Don’t go outside with wet hair or you’ll catch a cold. Too much cheese will give you weird dreams. Chicken soup is a cure-all for colds. These are probably all tales your mother spun to keep you safe and well, but are they true? People have been debating and testing the merits of old wives’ tales for ages, and skincare myths are no different. Brush On Block is here to set the record straight on some of the most popular myths for skincare home remedies.
True or false? Lemon juice can reduce dark spots.
True. Brown spots, liver spots and under eye bags are all signs of aging or exposure. The color of this hyperpigmentation can vary from light brown to red or black, and for many people it is a cause of embarrassment. The natural acidity of lemon juice can be used to lighten dark spots. Squeeze the juice from a lemon and dab it over your dark spots twice a day with a cotton ball or makeup sponge. It’s important to use a fresh lemon and not lemon juice from a bottle.
True or false? Putting toothpaste on breakouts can reduce their size.
True and false. Toothpaste can dry out the skin surrounding an acne spot because of certain ingredients—baking soda, hydrogen peroxide, alcohol and menthol; however, this is no more effective than traditional toners and face washes. Experts warn that toothpaste is not made for direct contact with your skin and can do more harm than good, irritating surrounding skin and causing redness and peeling. If you’re looking for a home remedy for breakouts, try baking soda alone instead.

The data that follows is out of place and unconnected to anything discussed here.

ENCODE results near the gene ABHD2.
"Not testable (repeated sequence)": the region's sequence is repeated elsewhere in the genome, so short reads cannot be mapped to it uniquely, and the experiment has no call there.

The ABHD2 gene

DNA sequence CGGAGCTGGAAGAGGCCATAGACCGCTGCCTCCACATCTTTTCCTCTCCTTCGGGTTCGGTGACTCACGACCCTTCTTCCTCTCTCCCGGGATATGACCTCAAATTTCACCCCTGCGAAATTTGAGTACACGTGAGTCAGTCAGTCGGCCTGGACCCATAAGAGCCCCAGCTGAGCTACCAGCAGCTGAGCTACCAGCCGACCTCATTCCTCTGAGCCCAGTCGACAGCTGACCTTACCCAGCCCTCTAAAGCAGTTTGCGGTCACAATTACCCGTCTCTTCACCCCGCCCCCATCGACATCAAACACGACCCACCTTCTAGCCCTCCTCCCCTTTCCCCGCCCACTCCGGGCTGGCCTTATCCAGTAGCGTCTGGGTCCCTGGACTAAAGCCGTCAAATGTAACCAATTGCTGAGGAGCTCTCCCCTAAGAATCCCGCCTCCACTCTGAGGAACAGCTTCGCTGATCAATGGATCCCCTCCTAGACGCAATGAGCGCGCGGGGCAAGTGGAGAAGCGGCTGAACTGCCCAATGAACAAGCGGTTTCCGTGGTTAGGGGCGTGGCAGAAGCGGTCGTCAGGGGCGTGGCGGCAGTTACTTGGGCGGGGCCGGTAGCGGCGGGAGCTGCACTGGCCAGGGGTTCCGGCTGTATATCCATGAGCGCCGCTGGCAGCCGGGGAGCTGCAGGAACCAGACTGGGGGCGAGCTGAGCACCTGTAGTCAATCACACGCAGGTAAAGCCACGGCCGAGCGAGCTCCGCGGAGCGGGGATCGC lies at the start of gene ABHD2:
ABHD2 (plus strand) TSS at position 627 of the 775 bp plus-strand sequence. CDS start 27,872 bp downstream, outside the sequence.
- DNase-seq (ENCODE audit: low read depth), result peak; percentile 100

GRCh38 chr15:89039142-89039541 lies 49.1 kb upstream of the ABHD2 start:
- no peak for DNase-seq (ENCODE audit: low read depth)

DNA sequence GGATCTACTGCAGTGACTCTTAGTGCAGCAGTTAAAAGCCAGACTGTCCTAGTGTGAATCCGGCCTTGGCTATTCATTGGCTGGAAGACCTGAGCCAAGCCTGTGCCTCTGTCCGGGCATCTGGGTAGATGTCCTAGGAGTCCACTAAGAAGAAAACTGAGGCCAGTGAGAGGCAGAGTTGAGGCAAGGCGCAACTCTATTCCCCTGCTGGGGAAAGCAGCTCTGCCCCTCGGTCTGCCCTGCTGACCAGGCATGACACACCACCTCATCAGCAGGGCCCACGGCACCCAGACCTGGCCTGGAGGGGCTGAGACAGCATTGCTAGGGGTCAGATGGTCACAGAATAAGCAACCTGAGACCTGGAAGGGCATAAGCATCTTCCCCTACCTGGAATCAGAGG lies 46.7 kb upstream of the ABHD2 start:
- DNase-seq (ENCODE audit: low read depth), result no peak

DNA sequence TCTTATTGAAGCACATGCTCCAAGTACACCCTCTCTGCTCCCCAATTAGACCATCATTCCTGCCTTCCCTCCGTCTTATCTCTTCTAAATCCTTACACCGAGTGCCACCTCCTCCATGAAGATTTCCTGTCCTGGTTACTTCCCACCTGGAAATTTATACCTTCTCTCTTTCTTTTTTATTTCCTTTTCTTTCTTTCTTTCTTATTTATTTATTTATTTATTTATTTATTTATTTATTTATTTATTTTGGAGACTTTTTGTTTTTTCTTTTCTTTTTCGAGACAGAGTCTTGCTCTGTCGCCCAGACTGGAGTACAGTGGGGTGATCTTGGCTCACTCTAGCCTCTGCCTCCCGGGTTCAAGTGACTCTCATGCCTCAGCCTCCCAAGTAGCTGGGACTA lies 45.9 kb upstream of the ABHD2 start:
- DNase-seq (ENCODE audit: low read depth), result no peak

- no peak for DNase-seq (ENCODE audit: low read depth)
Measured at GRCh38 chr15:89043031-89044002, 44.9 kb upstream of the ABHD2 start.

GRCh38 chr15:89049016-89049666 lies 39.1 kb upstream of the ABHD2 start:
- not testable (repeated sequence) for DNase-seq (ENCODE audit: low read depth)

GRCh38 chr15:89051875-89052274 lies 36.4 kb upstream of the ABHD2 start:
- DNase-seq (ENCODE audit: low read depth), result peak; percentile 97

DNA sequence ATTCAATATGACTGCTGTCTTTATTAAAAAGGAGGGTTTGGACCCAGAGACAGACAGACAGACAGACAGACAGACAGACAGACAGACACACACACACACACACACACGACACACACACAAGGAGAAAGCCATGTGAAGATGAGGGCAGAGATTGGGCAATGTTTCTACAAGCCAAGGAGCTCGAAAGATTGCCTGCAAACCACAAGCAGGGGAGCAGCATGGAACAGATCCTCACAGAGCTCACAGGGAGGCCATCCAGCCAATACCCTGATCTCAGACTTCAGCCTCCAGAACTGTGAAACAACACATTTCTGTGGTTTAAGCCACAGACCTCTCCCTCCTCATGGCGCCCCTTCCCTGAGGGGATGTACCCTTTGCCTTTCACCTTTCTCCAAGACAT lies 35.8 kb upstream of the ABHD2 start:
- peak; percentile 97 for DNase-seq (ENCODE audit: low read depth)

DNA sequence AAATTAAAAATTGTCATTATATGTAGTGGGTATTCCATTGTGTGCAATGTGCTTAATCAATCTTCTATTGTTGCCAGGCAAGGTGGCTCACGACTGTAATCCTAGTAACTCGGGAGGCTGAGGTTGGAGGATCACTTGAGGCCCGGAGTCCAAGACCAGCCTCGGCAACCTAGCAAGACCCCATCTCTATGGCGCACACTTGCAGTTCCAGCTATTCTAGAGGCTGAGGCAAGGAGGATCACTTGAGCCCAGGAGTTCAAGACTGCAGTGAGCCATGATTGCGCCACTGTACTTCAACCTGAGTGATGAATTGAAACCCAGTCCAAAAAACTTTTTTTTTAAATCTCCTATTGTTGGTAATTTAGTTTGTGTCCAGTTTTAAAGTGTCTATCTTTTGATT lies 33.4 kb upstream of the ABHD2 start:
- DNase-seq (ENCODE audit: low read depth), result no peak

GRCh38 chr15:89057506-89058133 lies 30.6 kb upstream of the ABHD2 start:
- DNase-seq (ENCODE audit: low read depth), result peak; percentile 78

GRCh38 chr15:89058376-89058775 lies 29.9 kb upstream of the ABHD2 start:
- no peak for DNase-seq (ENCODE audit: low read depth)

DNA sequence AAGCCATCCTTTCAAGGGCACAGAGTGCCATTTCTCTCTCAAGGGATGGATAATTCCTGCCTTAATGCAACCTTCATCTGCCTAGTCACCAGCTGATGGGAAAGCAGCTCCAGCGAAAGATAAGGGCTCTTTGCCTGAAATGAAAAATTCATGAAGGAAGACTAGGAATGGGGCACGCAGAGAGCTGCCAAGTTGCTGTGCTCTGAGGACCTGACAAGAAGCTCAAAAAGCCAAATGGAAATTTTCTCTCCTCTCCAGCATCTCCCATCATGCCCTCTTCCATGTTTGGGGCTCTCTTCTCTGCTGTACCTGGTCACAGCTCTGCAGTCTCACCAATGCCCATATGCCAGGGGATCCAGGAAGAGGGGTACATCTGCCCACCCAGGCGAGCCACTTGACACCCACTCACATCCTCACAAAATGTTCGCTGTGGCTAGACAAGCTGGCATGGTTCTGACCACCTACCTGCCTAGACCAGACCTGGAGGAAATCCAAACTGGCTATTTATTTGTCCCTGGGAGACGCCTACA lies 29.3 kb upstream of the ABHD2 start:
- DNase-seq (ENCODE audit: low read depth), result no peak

True or false? Cucumber slices hydrate and renew skin.
True. You’ve probably seen this countless times on TV or in the movies—women enjoying time at the spa or at home with cucumbers over their eyes. Cucumbers have high water content and are most often served cold; giving an anti-inflammatory effect that reduces puffiness and hydrates skin. These two effects combined reduce blood flow around your eyes to soothe skin and alleviate swelling.
True or false? An egg mask can get rid of unwanted facial hair.
Mixed bag. While an egg mask (usually a combination of egg whites, sugar and flour) will remove facial hair, all you are really doing is making a paste that adheres to skin and hair follicles and pulls them out when you peel the mask back. This is the same as individually plucking the hairs or using any other type of mask, but there is no chemical reaction between the egg and your hair that makes it fall out.
True or false? Egg white wash can diminish stretch marks.
True. Egg whites are rich in collagen and Vitamin A and contain proteins that renew skin.